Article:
x Abu Dhabi, UAEWednesday 17 January 2018

Emiratis pleased with green efforts

New polling data shows most UAE residents are pleased with the way agencies are protecting the environment.

A development company's motorboat passes kayakers in the mangroves near East Road in Abu Dhabi. According to the survey, most Emiratis and Arab expatriates are happy with how the country has preserved its ecosystems. Silvia Razgova / The National
A development company's motorboat passes kayakers in the mangroves near East Road in Abu Dhabi. According to the survey, most Emiratis and Arab expatriates are happy with how the country has preserved its ecosystems. Silvia Razgova / The National

DUBAI // An overwhelming majority of Emiratis and Arab expatriates are pleased with the country's efforts to preserve the environment, a survey shows.

The survey, by the Abu Dhabi Gallup Centre, polled 5,100 people, 87 per cent of whom said they were satisfied with how the country had worked to preserve its ecosystems.

The same percentage said they were satisfied with the country's air quality, while only 4 per cent fewer were satisfied with water quality. The margin of error is plus or minus 1.4 percentage points.

Despite the upbeat findings, which also showed approval levels had increased between 2009 and this year, environmentalists said there was room for improvement in a country that has one of the world's highest rates of water usage and release of greenhouse gases.

"Most people's experience of water in the UAE is either through the tap or in the sea," said Dr Rachael McDonnell, a visiting scientist specialising in water policy and governance at the International Centre for Biosaline Agriculture in Dubai.

"Both these areas, particularly the production of desalinated water, are well regulated by government agencies, so the figures of satisfaction are not surprising."

But Dr McDonnell added: "A question not asked in the survey that might elicit a different response would be: 'Is the UAE using its water resources wisely?'

"Conversations with many people, Emirati and residents, suggest that people think more wise water conservation could take place, for example, by reducing the washing of cars or watering gardens and parks, which in turn would lead to greater environmental quality."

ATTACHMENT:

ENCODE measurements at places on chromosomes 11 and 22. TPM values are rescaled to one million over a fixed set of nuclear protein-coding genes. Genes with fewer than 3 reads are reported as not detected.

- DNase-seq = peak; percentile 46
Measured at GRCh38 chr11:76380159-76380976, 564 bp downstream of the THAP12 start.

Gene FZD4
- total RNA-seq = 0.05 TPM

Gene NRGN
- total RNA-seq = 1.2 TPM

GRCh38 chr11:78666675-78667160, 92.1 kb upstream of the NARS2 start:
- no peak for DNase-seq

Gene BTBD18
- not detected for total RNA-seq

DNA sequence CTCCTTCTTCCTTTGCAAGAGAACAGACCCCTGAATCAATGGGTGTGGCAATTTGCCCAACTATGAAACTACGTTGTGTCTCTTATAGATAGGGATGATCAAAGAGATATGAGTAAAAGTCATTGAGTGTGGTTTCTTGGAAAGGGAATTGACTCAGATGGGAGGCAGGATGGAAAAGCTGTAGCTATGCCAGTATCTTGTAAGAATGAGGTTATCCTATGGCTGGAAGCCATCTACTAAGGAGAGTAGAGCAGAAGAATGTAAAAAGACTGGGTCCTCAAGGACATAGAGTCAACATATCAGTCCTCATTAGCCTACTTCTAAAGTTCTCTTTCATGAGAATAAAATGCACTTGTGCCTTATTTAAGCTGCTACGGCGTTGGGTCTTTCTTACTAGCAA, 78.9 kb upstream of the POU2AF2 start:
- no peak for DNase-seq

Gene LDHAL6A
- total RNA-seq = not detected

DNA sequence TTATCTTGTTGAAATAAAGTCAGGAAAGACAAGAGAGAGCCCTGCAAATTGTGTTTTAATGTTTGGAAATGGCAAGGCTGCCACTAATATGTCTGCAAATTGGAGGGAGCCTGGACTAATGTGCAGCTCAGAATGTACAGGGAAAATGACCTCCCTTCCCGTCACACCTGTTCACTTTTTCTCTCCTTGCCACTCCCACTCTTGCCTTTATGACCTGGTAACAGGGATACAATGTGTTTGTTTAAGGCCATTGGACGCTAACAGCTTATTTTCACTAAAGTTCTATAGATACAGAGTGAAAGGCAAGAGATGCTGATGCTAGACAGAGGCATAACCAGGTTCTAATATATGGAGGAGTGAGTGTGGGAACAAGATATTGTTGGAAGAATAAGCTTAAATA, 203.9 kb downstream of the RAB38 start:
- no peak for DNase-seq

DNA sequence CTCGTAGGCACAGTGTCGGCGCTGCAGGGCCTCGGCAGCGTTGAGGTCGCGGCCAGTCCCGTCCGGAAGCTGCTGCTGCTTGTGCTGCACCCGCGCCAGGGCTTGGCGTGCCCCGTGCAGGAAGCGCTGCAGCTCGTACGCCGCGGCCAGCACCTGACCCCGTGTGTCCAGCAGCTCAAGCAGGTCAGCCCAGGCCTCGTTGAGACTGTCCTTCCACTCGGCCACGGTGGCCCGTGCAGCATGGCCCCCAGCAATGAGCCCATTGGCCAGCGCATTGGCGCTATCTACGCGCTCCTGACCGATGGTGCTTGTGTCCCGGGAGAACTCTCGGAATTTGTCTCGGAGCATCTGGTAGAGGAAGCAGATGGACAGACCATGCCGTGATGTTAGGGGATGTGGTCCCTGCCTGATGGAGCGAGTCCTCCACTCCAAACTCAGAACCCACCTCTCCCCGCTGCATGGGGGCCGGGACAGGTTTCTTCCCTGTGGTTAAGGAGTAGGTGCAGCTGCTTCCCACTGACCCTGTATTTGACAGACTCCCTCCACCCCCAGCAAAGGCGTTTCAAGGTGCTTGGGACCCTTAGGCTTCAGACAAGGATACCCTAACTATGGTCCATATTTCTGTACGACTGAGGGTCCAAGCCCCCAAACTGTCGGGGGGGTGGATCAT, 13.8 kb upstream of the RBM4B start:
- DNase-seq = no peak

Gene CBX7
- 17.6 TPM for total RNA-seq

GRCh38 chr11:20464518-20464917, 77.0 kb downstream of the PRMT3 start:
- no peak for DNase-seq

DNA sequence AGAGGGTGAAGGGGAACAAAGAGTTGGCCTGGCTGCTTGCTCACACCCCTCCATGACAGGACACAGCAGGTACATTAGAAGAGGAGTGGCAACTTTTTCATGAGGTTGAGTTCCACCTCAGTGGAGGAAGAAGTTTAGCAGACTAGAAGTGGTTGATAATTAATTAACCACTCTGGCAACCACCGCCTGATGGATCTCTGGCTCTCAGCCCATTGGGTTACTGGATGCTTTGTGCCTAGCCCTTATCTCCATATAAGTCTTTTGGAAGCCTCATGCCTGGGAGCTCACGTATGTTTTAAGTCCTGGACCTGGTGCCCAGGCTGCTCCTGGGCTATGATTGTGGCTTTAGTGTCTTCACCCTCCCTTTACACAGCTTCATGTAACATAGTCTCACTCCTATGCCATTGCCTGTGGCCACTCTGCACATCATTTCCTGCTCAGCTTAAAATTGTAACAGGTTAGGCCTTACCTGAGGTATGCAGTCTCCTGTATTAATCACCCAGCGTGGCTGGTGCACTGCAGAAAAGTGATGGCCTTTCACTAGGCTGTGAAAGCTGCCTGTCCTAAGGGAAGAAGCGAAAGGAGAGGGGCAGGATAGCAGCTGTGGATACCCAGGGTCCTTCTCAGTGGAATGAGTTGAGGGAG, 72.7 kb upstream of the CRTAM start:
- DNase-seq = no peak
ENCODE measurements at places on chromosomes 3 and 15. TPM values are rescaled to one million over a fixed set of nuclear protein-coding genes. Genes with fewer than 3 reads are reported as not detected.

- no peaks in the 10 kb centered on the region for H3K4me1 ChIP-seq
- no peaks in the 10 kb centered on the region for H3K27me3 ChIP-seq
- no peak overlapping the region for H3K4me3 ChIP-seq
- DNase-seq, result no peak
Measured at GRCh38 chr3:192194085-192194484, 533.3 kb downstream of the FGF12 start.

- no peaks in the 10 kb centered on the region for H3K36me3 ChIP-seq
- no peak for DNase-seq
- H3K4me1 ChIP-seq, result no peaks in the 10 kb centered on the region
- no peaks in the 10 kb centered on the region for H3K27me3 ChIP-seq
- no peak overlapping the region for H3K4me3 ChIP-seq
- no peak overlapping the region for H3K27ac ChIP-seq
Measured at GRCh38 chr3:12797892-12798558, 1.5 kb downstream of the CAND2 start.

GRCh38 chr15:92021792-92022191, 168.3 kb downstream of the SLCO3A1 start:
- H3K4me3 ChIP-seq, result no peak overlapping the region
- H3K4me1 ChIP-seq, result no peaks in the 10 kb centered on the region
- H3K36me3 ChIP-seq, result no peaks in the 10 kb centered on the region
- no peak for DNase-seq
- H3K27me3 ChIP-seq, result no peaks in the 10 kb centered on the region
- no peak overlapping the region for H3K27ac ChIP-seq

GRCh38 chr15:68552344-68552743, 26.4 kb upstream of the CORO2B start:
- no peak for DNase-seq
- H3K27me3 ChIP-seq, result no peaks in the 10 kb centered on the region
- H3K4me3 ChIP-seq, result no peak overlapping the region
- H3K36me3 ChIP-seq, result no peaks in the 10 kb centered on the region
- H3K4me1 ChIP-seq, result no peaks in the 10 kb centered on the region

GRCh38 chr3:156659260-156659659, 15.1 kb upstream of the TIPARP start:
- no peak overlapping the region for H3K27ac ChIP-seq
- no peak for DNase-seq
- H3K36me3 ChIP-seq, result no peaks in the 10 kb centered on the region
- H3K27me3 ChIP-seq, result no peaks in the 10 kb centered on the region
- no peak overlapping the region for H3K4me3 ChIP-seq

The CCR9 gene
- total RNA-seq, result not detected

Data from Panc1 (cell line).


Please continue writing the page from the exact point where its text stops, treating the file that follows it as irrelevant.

Habiba Al Marashi, the founder and chairwoman of the Emirates Environmental Group, congratulated the Government on the findings of the poll.

"This is [also] a big responsibility on the shoulders of government departments to ensure that what the community believes is actually the case," Mrs Al Marashi said.

On water quality, she said she stood behind the efforts of water and electricity authorities to deliver safe water to the public.

"What I do not support is what happens to the water once it reaches buildings," Mrs Al Marashi said.

More regulations for property developers, mandating monitoring and maintenance of water networks and tanks within buildings were necessary, she said.

Data from Abu Dhabi's air-quality monitoring network show that for certain periods, some pollutants exceeded the national standards.

The two most common pollutants are ozone, created in car exhaust smog, and particulate matter in dust lifted from construction or natural causes such as dust storms.

The State of Environment Abu Dhabi, published in 2007, showed sulphur dioxide levels often exceeded pollution guidelines, mainly in Madinat Zayed, Habshan and Ruwais. The gas can lead to lung disease.

Mrs Al Marashi said the Government could increase transparency and communication on air quality to improve matters.

"This should be part of the weather forecast," she said.

Measures to improve air quality could also include more efficient public transport, raising the efficiency of imported vehicles, using more liquefied natural gas in factories and reducing the sulphur in diesel fuel.

Mrs Al Marashi said the study could also have looked at other issues such as waste and the quality of buildings in the country.

Mohamed Younis, the senior analyst at the Abu Dhabi Gallup Centre, said it was important to remember the study examined perceptions.

"Those perceptions may not necessarily be formed while taking into account the fact that the UAE has high per-capita water consumption," Mr Younis said.

"More likely on the minds of respondents are the various publicly discussed efforts and initiatives, such as Masdar and others, aimed at minimising environmental impact and degradation."

The Environment Agency - Abu Dhabi (EAD) said one of the agency's goals was to promote sustainable communities.

"We aim to contribute to a more positive behaviour towards the environment by providing people with the knowledge and tools necessary to make that switch and contribute to preserving our environment," EAD said.

"EAD is investing heavily in research around key environmental priority areas and also working with local and international partners to share data and discuss solutions. We … monitor public feedback to our awareness campaigns to ensure the right messages are getting through."